Ultimately, you have the advantage of being a person who can approach and learn this topic with a fresh memory. Me, I have to undo years of Communist propaganda implanted in me during my early education to understand the truth.

      There are many more books to read. If you are interested in Ho Chi Minh, then read:

      “Ho Chi Minh: A Life” by Duiker
      “Ho Chi Minh: The Missing Years 1919 – 1941” (it is kind of pricey but worth it. It is drawn from many opened archives of the French Sûreté générale indochinoise (a repressive organ of the French colonial government in Indochina).

      What you need to take away is that contrary to the Communist propaganda originated from Vietnam, China, and the USSR, the presence of America was quite important because it helped to salvage many people who were repressed and persecuted by the Communist government in North Vietnam. It is not a vain attempt, or a military adventure of American elite. The threat of Communist expansion was very real, because once Vietnam fell under Communist influence, Laos and Cambodia would be next.

      America lost the war because she didn’t understand her enemy. The US war aim is just total destruction of the enemy. Had she focused on improving the plight of common in South Vietnam through aids and education, she stands a good chance to win the heart and mind of the people, thus removing the threat of Communism from its basis: poverty.

      But I do have to say that American war crimes during this period make my blood cold. She ravages my homeland with all sorts of experimental weapons that the human tolls were staggering. It is very tragic. Overall, I think if Americans had understood better their enemies, they would not intervene militarily. There could have been many ways to draw Vietnam away from the claw of Communism, one of it is an effort to turn it, at least, into a non-aligned country like Yugoslavia.

      Whatever it is, it teaches you that war is rarely the right answer to most political problems around the world.

      Right now, I think it is relevant that American people should learn to accept the fact that the USA have to co-exist peacefully with China and Russia. We should escape the Cold War mentality and do not let ourselves being manipulated by the warmongering elites. The US might step down from the throne, but she could still co-exist with China without attempting to initiate another war.

      I have researched deeply into the WW1, WW2 and many other wars, and I can say frankly that war is a very bad choice in most circumstances.

    2. Thanks man, that’s impressive. I agree, I hate war. The US has made many mistakes internationally for 100 years.

      We should never have fought in Vietnam, but I hate how Hollywood and college professors paint us as the bad guys and the communists as the good guys. You are right about American war crimes, but in the US the war crimes of the communists are barely mentioned
      You mentioned the Land Reform Act, there is also the Hue massacre, and I’m sure you are very aware of what happened when South Vietnam fell. My Lai (shit I hope I spelled that right) happened about a month after Hue I believe in 1968. The commies killed 10 times more than the Americans did, yet all we hear about is My Lai and nothing of Hue. BTW the Americans were court martialed, convicted, and imprisoned. The NVA probably got medals for Hue. They also act like we invaded, when the NVA was sending troops into South Vietnam before Johnson sent combat troops in 1964.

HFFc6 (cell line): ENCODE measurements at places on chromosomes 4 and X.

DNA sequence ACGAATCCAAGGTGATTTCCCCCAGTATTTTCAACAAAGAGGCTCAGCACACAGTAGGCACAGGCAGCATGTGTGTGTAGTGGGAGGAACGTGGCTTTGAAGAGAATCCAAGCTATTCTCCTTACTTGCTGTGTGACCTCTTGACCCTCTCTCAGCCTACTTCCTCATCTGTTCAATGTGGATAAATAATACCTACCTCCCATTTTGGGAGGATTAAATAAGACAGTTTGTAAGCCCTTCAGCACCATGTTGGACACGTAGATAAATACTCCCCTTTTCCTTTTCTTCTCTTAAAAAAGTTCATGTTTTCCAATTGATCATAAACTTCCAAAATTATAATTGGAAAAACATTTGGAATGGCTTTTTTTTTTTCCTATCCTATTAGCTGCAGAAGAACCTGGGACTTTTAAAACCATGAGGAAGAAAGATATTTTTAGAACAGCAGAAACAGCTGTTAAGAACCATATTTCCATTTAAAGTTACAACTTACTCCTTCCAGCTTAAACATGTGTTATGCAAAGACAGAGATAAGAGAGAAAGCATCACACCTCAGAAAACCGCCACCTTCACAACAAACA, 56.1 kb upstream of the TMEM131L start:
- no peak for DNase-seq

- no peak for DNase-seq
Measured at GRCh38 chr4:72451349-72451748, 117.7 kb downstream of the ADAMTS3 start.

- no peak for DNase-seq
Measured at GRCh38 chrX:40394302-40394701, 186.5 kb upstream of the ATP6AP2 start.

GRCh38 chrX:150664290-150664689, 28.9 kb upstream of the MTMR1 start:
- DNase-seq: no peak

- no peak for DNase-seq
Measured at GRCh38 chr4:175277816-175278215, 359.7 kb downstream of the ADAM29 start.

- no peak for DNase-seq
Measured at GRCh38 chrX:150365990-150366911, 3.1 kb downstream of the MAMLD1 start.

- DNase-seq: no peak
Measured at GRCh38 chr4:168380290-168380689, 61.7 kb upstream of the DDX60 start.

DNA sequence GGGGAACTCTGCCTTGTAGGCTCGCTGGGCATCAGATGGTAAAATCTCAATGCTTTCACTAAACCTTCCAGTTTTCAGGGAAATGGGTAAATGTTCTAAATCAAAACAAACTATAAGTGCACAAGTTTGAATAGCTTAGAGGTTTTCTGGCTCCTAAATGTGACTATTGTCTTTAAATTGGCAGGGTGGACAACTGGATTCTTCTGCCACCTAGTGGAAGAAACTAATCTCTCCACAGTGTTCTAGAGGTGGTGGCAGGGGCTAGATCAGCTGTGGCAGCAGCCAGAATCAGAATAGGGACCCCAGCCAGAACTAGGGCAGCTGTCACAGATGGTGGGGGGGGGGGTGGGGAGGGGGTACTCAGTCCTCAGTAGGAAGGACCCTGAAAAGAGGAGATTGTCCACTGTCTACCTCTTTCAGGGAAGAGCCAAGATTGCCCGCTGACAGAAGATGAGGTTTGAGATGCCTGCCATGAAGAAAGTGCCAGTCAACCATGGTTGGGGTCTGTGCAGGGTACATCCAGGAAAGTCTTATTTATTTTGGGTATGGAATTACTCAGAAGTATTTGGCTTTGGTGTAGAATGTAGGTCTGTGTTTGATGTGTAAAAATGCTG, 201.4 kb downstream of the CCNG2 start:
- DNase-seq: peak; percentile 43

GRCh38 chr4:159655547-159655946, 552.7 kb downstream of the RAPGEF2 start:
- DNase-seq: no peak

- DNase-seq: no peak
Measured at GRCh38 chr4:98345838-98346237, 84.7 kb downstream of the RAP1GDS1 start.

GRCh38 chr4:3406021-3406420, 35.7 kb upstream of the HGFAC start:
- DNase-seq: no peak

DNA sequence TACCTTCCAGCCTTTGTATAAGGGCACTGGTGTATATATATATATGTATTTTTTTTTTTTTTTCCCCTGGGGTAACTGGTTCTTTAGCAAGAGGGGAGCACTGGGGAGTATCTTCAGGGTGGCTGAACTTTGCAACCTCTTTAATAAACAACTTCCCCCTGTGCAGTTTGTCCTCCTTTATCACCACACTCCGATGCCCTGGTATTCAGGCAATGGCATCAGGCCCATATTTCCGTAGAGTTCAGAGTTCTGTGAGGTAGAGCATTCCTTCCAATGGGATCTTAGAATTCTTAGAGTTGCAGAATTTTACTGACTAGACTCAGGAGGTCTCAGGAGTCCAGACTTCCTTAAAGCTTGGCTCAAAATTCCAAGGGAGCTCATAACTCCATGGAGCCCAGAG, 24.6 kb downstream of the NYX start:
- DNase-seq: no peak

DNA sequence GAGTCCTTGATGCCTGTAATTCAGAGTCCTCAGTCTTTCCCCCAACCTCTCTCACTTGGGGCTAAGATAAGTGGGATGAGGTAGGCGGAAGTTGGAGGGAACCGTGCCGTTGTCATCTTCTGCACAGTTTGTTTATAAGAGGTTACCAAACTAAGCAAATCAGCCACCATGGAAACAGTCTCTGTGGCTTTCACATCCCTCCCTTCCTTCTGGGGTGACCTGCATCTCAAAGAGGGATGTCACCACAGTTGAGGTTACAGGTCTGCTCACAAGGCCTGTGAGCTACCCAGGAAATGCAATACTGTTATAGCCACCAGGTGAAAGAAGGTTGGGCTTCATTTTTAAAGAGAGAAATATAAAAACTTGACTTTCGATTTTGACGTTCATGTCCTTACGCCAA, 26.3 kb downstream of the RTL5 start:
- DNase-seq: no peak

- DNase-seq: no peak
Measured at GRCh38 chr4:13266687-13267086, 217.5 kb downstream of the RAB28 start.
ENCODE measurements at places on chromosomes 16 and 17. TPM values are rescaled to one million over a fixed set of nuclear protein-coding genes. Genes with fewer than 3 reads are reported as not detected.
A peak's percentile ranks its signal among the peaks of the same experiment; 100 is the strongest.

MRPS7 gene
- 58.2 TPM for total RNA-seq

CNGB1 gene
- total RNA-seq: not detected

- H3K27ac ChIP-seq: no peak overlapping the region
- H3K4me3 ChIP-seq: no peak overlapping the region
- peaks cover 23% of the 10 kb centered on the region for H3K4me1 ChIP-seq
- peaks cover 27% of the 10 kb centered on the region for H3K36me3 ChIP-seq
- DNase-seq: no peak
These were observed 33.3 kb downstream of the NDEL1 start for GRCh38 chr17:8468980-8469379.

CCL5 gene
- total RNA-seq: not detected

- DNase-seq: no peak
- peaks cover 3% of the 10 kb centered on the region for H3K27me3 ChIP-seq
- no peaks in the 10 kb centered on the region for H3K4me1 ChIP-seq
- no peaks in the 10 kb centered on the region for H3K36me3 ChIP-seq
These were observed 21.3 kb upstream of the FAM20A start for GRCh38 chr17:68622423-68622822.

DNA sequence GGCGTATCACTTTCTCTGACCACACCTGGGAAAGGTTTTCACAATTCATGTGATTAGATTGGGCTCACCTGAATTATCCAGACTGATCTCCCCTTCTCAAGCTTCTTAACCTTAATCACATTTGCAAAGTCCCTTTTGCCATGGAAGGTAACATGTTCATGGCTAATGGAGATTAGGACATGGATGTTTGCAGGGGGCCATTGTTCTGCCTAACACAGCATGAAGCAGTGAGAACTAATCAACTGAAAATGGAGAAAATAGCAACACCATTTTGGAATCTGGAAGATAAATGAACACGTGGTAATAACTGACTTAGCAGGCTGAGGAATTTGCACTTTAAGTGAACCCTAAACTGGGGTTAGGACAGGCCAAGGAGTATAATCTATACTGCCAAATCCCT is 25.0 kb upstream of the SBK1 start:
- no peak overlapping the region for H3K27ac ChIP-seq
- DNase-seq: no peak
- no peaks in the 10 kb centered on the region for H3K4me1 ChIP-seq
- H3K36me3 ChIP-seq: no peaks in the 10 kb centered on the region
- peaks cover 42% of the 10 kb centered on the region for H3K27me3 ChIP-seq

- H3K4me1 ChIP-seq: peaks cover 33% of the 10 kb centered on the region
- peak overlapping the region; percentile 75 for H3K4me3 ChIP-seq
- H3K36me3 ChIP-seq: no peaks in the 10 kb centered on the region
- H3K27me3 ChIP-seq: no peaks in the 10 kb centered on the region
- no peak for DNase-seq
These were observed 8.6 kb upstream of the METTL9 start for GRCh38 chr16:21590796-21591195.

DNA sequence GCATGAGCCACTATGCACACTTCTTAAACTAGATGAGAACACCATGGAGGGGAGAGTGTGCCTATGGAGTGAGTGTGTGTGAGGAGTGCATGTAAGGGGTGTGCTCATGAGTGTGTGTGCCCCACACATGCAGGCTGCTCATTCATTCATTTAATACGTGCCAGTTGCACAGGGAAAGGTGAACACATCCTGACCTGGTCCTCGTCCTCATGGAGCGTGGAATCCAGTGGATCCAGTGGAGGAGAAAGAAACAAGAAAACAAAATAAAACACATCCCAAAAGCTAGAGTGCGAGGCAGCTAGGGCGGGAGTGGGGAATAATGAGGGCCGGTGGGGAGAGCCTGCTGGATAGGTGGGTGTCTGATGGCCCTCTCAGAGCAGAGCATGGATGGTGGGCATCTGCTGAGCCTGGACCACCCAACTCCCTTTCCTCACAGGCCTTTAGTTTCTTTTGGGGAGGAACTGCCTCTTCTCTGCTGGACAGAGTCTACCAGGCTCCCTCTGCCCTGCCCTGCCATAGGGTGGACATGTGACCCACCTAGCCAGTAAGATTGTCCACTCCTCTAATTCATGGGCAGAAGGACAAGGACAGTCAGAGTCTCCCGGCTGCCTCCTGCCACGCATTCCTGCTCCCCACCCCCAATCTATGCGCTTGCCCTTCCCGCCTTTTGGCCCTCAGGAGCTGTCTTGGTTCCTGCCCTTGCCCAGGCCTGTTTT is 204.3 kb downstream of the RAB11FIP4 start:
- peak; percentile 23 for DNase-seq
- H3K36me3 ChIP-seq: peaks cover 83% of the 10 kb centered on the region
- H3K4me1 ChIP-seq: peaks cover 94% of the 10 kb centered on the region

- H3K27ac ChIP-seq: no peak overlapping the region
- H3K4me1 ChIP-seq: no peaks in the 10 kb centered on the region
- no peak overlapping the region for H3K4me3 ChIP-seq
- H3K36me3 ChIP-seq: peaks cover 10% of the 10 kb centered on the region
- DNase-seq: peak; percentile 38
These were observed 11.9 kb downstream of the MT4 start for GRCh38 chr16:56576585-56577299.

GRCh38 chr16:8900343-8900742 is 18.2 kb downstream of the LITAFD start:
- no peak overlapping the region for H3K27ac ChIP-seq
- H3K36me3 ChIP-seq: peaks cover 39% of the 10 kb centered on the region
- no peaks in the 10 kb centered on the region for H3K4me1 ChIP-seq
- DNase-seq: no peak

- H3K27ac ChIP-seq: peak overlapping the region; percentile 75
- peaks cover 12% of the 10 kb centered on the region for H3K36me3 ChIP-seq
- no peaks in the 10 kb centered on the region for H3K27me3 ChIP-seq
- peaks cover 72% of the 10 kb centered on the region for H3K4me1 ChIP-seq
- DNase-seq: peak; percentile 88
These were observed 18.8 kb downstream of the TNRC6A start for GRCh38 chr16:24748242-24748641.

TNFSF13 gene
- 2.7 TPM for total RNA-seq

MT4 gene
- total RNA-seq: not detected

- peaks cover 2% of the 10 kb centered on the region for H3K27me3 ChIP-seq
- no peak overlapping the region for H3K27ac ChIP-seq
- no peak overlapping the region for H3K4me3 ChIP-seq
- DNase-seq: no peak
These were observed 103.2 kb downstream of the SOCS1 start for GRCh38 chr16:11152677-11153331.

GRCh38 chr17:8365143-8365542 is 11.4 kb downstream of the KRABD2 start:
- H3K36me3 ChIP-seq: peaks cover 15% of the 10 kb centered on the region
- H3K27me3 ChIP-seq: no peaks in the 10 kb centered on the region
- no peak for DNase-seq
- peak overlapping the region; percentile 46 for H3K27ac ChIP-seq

There’s lots of other lies too. Like saying the Golf of Tonkin incident didn’t happen. It did, but the reported second attack probably didn’t happen. The distinction is never made. They make it seem like we lost the Tet offensive. We won (as we did every major battle) and the Viet Cong was rendered almost useless after that. They say we retreated. The North signed a cease fire, and broke it just like they did during Tet in 1968. Nixon said he would go back in, but he was gone by 1975. They talk about about how popular Ho was, but fail to mention that 1 million Vietnamese fled the North when he took power. Also the commies were wrong in assuming Tet would bring about a popular uprising to their side. It’s also believed that the North wanted the VC eliminated.

      Here’s my opinion on why the South lost. They were too factionalized politically and religiously to put up a United front against the communists. Too many corrupt leaders who could not rally the non-communist into an anticommunist coalition. It’s like they thought the US would be there forever, and only concerned with their own power like Diem.

    3. I forgot to mention that Hollywood overinflates how unpopular the Vietnam War was in the US. Most Americans supported the effort until the early 1970s. And even then the antiwar people were a very slight majority. Within the margin of error.

      Also look what happened in 1972. George McGovern got his ass whooped by Nixon like a redheaded stepchild. McGovern was the first liberal piece of shit the Dems nominated. They were a respectable party until 1972.

    4. “The commies killed 10 times more than the Americans did, yet all we hear about is My Lai and nothing of Hue. ”